FIFA 14 (PS4/Xbox One)
January 9, 2014, Author: Andy Corrigan
It’s almost a guarantee that with every new console launch, a version of EA Sports’ FIFA series will be found among the initial software line-up. Traditionally these launch iterations of FIFA are shallow husks of the prior ‘last-gen’ release, admirably built from the ground up but ultimately rushed to make tight deadlines. They’re usually devoid of series-established features, riddled with bugs, and are generally sloppy in production.
Change is upon us, however; as for the PS4 and Xbox One, EA have brought us a FIFA that not only matches the depth and feature set of the previous generation’s, but just about surpasses it in gameplay too.
Although built on EA’s new Ignite engine, FIFA 14 on next-gen consoles plays very similarly to what you may have already experienced on 360/PS3. The general pace is quick and satisfying, complimented by lovely responsive controls. Both moving with the ball and passing around the pitch feels smooth and natural, while player movement with added animations seems more fluid than its last-gen counterpart. This has afforded EA Sports the ability to add some lovely subtle touches, such as players ducking or jumping over teammates’ shots or extra levels of tricky footwork. My absolute favourite thing about how FIFA now plays, however, is that the ball is not glued to the players’ feet; it is almost its own physical object. Just as in real-life, players can lose the ball through over-control or overrunning it, it’ll move in unpredictable ways after 50-50 clashes; it behaves just as a ball should.
What I don’t like, however, is the series’ reliance on preventing you from getting the ball in certain situations, which is prevalent here yet again. You likely know the situation; you’re jockeying to win the ball fairly, stick your foot in and knock it a short distance away from the opponent. It’s anyone’s ball at this point, yet no matter whether you stick with the tackling player or switch to another unimpeded nearby, some invisible force prevents you from getting there first, even if your chosen player’s direction and momentum would dictate that they would tidy up easily. Disappointing.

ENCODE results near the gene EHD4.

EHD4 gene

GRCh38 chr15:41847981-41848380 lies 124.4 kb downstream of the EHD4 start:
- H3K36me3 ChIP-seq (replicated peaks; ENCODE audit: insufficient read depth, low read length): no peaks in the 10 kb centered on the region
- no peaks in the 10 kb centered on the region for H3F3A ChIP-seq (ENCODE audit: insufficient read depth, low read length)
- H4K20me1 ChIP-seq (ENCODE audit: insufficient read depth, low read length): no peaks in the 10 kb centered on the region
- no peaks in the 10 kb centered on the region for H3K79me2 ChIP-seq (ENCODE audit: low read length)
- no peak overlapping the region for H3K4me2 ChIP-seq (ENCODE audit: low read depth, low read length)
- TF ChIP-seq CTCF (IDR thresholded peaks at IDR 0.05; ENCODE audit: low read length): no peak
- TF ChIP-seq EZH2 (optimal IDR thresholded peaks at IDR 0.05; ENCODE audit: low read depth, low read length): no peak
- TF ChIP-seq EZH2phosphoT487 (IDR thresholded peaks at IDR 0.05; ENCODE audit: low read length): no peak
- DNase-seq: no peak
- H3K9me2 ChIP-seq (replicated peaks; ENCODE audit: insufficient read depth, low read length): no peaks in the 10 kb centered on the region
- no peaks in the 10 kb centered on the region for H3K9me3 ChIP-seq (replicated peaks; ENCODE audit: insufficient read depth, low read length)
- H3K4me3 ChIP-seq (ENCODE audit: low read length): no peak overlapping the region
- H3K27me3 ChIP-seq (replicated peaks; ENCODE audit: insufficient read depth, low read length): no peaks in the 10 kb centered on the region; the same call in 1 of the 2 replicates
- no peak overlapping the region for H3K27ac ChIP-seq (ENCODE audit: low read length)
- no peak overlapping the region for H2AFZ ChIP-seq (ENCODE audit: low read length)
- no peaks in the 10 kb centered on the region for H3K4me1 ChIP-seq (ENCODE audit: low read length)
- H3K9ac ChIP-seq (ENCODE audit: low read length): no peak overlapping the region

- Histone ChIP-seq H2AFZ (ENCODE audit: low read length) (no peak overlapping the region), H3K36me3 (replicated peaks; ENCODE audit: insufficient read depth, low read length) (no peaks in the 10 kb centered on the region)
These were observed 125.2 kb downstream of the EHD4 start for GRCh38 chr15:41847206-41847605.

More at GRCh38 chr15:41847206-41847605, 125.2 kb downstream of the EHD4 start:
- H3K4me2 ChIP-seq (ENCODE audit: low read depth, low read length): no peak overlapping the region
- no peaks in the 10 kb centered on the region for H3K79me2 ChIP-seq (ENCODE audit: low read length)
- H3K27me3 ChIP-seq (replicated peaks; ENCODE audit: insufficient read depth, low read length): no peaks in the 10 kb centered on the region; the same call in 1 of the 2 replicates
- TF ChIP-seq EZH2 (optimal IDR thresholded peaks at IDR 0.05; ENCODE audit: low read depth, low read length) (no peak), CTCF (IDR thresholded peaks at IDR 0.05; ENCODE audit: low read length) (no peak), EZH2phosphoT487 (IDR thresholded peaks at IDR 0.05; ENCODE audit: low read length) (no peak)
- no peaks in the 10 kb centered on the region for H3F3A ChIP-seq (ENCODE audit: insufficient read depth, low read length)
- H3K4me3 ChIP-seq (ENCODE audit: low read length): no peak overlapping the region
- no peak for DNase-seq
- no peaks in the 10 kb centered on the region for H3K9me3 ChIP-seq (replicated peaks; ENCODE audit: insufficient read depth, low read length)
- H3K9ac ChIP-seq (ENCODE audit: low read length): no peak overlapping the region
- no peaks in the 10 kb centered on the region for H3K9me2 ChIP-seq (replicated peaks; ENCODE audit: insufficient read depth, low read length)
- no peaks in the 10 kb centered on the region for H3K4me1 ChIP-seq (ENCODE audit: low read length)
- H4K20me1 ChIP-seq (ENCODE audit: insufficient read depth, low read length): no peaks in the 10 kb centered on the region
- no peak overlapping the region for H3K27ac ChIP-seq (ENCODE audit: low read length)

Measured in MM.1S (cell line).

While not quite as striking in its next-gen visual upgrade as NBA 2K14, the visual improvement in the new versions of FIFA 14 is certainly clear. The extra animations make a world of difference as players turn, burst into runs or shift their weight to receive the ball. Player models are sharper, losing barely any detail when the camera is far back, and the same can be said for the pitch, with much better detail and definition. Although the way the players move and run impresses in general play, the close-up camera shots offer up some horrors. Players are still scarily dead-eyed, and awkward and robotic interactions with each other take away a touch of gloss despite the visuals generally being much better.
The most impressive enhancement, however, comes in the form of the crowd. Models are more varied and detailed, their individual movements more prominent when things are going their team’s way. Score and your fans will become an energetic hive of activity, and it looks utterly fantastic, improving the atmosphere no end. You can tell EA are proud of this, as they’re keen to show the crowd off during every goal celebration, not to mention before and after every match. Score in a difficult away tie and it’s just as satisfying to see your little pocket of travelling support bouncing around, while the despondent home fans stay motionless in comparison. Stadiums finally feel more like a mass congregation of passionate supporters rather than rows of cardboard cut-outs and it’s just brilliant to see.